Poverty-stricken family with 'werewolf syndrome' receive free laser treatment

PHOTO: Poverty-stricken family with 'werewolf syndrome' receive free laser treatment

Devi Budhathoki and three of her children, Manjura, Mandira, and Niraj all suffer from Congenital Hypertrichosis Lanuginosa, a very rare disease that causes excessive body hair growth.

It is sometimes referred to as "werewolf syndrome". As a result of this condition, Devi and her children have thick, black hair covering parts of their bodies that hair would not normally grow.

The 65-year-old husband, who does not suffer from werewolf syndrome, told a Reuters photographer that he does not mind his wife's excessive facial hair. "A good man does not pursue a woman for her appearance," he said.

Too poor for treatment, they spent most of their lives enduring the stares and unkind comments brought on by their appearance.

"More than myself, I'm worried about my children. They are mocked by their classmates," The Daily Mail quoted Ms Budhathoki as saying.

Now they have been offered some respite as a local Nepal hospital has offered them free laser treatment. While there is no medical solution available for Devi and her children's condition, the laser hair removal is expected to help lessen their symptoms.

The couple have five children, three of whom suffer from Devi’s condition. 38-year-old Devi revealed to the photographer who documented their story that no one in her family had this disorder before her.

The Nepalese hospital has been treating Devi and her children for free since its management heard from locals, the media and social workers that Devi comes from a poor family.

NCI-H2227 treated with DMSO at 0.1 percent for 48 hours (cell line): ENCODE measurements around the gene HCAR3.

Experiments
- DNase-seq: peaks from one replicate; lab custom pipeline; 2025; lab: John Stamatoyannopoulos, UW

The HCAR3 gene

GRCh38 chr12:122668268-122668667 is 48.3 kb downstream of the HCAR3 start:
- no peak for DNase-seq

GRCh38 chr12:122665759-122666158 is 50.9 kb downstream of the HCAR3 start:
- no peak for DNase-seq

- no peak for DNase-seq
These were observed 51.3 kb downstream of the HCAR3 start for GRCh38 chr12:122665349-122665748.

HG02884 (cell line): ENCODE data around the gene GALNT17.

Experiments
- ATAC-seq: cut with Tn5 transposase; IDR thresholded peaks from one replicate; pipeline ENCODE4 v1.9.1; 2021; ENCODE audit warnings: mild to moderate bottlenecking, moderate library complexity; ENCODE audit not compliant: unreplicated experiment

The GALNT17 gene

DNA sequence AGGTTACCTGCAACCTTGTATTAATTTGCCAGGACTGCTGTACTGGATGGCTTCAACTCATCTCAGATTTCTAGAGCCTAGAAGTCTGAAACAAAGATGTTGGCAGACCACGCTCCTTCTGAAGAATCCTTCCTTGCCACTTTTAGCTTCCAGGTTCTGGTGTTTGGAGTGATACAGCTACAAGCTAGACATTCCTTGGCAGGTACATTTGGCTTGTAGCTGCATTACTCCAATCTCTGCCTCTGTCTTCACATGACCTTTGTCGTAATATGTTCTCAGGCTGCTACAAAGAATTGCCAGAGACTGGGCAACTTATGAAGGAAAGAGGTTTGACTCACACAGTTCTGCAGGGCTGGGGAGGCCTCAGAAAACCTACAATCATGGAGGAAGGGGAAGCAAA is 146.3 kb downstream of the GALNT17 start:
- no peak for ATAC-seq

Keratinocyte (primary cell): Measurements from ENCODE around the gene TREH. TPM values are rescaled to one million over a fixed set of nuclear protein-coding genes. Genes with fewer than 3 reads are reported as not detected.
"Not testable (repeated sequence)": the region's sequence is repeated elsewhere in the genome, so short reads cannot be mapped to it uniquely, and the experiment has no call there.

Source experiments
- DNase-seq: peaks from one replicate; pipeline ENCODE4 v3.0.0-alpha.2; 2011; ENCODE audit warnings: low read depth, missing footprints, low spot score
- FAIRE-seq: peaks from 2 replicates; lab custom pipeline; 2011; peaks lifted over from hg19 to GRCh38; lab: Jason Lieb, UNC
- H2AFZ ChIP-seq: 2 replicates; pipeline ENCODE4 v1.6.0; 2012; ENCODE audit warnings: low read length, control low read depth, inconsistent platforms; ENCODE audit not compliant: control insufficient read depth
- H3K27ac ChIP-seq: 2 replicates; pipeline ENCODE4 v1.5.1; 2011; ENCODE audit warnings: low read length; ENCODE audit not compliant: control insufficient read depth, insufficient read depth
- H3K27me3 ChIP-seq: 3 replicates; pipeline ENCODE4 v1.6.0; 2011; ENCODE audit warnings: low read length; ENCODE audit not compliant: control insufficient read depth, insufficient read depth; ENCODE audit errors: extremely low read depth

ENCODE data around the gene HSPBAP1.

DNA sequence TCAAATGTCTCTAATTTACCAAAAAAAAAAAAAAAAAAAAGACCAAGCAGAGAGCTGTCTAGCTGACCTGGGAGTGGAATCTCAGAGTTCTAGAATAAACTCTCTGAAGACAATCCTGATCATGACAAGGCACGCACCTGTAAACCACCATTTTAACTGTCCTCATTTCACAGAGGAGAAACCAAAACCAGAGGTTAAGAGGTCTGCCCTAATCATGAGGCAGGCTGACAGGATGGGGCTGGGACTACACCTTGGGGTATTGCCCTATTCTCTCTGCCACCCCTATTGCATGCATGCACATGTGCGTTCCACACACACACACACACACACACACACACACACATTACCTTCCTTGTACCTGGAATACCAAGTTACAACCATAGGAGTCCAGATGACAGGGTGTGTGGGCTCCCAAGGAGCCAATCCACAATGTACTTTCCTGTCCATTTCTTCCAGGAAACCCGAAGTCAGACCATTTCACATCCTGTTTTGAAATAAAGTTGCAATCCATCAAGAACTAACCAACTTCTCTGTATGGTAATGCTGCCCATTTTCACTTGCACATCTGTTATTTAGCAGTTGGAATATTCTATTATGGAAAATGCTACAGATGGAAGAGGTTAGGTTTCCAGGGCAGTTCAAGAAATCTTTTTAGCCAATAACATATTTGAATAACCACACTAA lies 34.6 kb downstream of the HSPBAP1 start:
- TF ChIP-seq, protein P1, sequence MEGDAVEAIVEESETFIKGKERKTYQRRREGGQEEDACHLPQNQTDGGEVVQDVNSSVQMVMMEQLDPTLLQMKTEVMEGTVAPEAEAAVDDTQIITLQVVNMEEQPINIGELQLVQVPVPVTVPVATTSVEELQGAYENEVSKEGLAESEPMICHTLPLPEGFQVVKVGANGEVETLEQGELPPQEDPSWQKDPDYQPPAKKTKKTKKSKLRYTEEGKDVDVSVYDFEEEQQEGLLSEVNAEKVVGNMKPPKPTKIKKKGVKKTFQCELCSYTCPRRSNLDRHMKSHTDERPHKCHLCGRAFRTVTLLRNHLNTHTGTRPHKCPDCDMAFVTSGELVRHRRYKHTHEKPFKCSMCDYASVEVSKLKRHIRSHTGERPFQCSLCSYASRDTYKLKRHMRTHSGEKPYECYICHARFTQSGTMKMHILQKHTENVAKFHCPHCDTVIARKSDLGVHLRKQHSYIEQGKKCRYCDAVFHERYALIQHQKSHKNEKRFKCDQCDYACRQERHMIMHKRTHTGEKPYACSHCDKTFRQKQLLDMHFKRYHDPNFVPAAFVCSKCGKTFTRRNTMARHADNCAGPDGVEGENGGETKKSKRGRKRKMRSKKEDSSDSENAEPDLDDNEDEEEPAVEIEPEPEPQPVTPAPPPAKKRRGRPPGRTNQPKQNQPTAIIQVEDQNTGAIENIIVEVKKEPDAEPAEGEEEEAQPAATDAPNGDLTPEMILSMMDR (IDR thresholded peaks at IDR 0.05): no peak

Devi is married to Nara Bahadur Budhathoki and for 23 years they have been living in their home that has one kitchen, a shared bedroom and no lavatory. The house sits on a hill in Kharay, some 190km from Nepal's capital Kathmandu.

The family earns some money by working as porters. The cash they earn is used to pay their children's school fees. As for their meals, they eat what they can grow in their fields.

Dermatologist Dr Dharmendra Karn has been administering treatment Devi, along with her two daughters Manjura, who is 14, Mandira, who is 7, and her son Niraj, who is 12.

Dr Karn's care has helped the family, but they need multiple sessions for it to be effective and even after finishing a course of hair removal, they need to keep returning because the hair grows back again.

Reuters photographer Navesh Chitraker spent time with the Budhathoki family in September and documented their laser hair removal procedures.

"I spent three nights with Devi and her family in their home as I worked on this story. They live a typical life for people in a small Nepalese village, with no television or any other form of modern entertainment. There were no internet connection and whenever I had to make a phone call I needed to go somewhere high to find signal for my mobile.

"Their village only has one small school and a health clinic with no proper medical equipment. It takes a three-hour hike uphill to reach the village; the road there is often closed by landslides. How can a person like Devi think of medical treatment, when normal, day-to-day living is already so hard?" he said.



While Devi does not have to bear the burden of the medical fees to treat the condition, she has so little money that even gathering enough funds to pay for transport to get to the hospital is an uphill task.

She cries when she is alone, thinking of her poverty and her children.

Desperate, she has considered selling the only gold earring that she owns so that she can afford to travel to the hospital.

Sometimes she even thinks of not going back because the treatment doesn’t seem to be working, and the hair on her face always grows again.

"Spending time with her, I saw a mother who is fighting against all odds just to get a better future for her children," he said of the incredible eye-opening experience.

View his photo essay of the family's battle against a uncurable medical condition: